News sites are heavy sites with lots of stories popping up everywhere, but we expect it because we’re looking to gain lots of information. If you were going to a blog about bettering your life, if should feel more simple and peaceful. The blog would feel overwhelming if it were set up the same way as a news site.
Take time to think about people who are doing similar things to what you want to do and are successful at it. What feelings do you have as you visit their site? If they are successful, you should consider following their lead with the feeling of their site.
To name a few feelings:
Color Psychology Infographic Designed By Parallel Branding parallelbranding.com
Your domain name is the address that visitors will type in to go to your site. Technically your address is a bunch of numbers, your domain is the easy to remember “name” that is attached to that number.
Often, because people have been buying up domains for years, it’s hard to purchase the Exact domain name to match our company. It’s important to think through what alternative domain names could be for your site.
For example, if your name was Live & Love Lifestyle Blog, liveandlovelifestyleblog.com is available but way too long. We want to think of the shortest name possibly thats easy to remember. Lifeandlove.com is taken. LiveandloveLB.com is available, but I think we can do better. Thanks to new domain extensions like thewell.coffee or liveepic.life, theres a new world of possibilities. AND liveandlove.blog is available! It’s concise and says what it is.
Give your name a whirl, my go-to for figuring out the right domain name is godaddy.com.
(side note, I’m a domain hoarder! we own over 25 domains that tie to our location, our name or our purpose. It doesn’t necessarily help people find us more easily… but it’s called hoarding for a reason and I just enjoy having them;)
You can buy your domain name at a lot of places online. Typically they all cost about the same, it will be a yearly cost, and typically .com is preferred but not necessary. Try if possible to get a .com domain extension. There really isn’t a technically better domain extension and they all work equally well, however people tend to have the perception that .com is more professional and are more likely to remember .com instead of .org or .net or something along those lines.
There are a lot of places to buy your domain name which is a yearly fee. Namecheap, godaddy, Google Domains are all popular places. It doesn’t really make a difference where you buy them although I will say that GoDaddy has a tendency to try to upsell you on things you don’t really need.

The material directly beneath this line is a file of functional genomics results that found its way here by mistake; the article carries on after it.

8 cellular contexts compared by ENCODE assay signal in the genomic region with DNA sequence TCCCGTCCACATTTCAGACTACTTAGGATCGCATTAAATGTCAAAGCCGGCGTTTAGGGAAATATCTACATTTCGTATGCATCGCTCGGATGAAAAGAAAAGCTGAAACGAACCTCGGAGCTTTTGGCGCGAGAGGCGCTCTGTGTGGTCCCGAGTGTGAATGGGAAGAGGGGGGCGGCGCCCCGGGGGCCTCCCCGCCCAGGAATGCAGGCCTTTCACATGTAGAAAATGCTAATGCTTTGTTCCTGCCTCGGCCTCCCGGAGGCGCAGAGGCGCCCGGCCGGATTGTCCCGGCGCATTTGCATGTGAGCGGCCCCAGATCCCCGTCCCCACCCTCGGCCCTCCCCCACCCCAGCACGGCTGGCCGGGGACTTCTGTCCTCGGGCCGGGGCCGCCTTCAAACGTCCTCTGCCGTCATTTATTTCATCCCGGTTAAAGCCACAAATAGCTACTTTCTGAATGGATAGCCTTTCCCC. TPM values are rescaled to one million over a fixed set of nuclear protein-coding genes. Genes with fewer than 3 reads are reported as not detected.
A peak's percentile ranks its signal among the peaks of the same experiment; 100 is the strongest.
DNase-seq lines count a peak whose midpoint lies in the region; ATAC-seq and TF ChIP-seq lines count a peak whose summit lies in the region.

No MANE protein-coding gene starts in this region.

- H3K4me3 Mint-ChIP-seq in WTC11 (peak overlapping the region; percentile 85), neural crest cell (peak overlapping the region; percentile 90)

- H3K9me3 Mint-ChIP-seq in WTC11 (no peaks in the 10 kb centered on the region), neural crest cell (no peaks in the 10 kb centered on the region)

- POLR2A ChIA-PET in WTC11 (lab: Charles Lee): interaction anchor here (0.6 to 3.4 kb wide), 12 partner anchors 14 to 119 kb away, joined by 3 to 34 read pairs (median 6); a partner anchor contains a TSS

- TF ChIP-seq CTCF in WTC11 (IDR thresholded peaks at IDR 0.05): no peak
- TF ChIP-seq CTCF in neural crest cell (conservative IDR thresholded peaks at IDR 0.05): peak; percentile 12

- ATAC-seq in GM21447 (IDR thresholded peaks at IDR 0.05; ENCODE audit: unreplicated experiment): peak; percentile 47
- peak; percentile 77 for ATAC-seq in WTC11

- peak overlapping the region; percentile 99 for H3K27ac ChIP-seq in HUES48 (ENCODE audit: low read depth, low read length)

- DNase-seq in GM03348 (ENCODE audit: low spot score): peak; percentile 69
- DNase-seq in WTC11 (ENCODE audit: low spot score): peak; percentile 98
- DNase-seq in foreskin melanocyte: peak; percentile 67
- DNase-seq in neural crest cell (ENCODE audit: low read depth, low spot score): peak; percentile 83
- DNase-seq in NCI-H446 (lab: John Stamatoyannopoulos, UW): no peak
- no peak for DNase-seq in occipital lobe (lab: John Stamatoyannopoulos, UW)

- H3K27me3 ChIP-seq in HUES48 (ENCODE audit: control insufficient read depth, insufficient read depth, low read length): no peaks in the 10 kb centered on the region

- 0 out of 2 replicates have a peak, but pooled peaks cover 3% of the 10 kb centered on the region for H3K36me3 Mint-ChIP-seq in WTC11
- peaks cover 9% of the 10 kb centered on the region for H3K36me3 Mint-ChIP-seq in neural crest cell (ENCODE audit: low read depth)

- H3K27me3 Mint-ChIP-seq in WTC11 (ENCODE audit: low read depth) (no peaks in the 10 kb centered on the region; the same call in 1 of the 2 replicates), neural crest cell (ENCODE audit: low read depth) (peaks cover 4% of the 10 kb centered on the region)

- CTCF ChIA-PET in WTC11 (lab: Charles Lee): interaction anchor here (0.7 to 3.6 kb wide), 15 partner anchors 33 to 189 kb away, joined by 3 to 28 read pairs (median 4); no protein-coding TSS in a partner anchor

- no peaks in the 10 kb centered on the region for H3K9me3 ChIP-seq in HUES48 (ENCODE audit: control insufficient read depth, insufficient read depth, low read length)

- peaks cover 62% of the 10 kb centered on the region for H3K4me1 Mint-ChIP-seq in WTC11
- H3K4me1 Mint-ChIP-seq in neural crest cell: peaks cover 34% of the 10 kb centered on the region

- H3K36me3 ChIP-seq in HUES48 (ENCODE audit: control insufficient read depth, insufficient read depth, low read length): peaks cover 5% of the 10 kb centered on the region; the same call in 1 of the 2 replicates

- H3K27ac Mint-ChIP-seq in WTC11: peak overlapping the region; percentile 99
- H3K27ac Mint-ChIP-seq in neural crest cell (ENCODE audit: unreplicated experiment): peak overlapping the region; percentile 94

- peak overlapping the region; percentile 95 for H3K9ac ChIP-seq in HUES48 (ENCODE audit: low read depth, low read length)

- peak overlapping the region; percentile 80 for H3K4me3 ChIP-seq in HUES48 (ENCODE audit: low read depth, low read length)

A host is where your website is physically located. It is a computer in a room full of computers in a building full of computers. Every website is hosted somewhere.
This confused me when I first got started, so i’ll just state it if anyone else is confused. Purchasing hosting and purchasing a domain name are two different things. The HOST is like the actual place where your house is built. The DOMAIN would be if you had to also purchase the rights to use a street address number.
If you choose a service like Squarespace, Shopify, or Wix, they typically include hosting in their plans and you never have to worry about finding a host. If you go the WordPress, Magento, or more advanced route, then you will need to get hosting which is a monthly fee.
Shared hosting is the cheapest. Your website is hosted on a computer along with other websites. This is most affordable and slowest. If you don’t expect very much traffic or visitors, this can be a cost effective route to go. Just be aware that if one of the other sites on the same host suddenly gets popular, then it can slow down your site as well.
WordPress hosting, is just that, hosting that is optimized for WordPress. Typically this is the 2nd cheapest option (though sometimes it can be pricier). Because wordpress is so popular, the server computer and database have been designed from the ground up to get the most out of wordpress. Most hosting companies now offer WordPress hosting though not all. Some only offer WordPress hosting.
VPS or virtual private server is where the server has been partitioned and acts as though you have a server all to yourself instead of being shared hosting. This is more expensive that regular shared hosting, but faster, more secure, and usually only a little bit pricier. If you are expecting a good amount of traffic this might be the way to go. And usually once you decide on a host, you can start off at shared and then upgrade later on.
Dedicated server. This is where you get a whole server or servers all to yourself. It is really only necessary if you have an enterprise website. For virtually all small to medium sized businesses this is overkill and prohibitively expensive.
If you decide that you need a host there are many options including, bluehost, dreamhost, Flywheel, and more.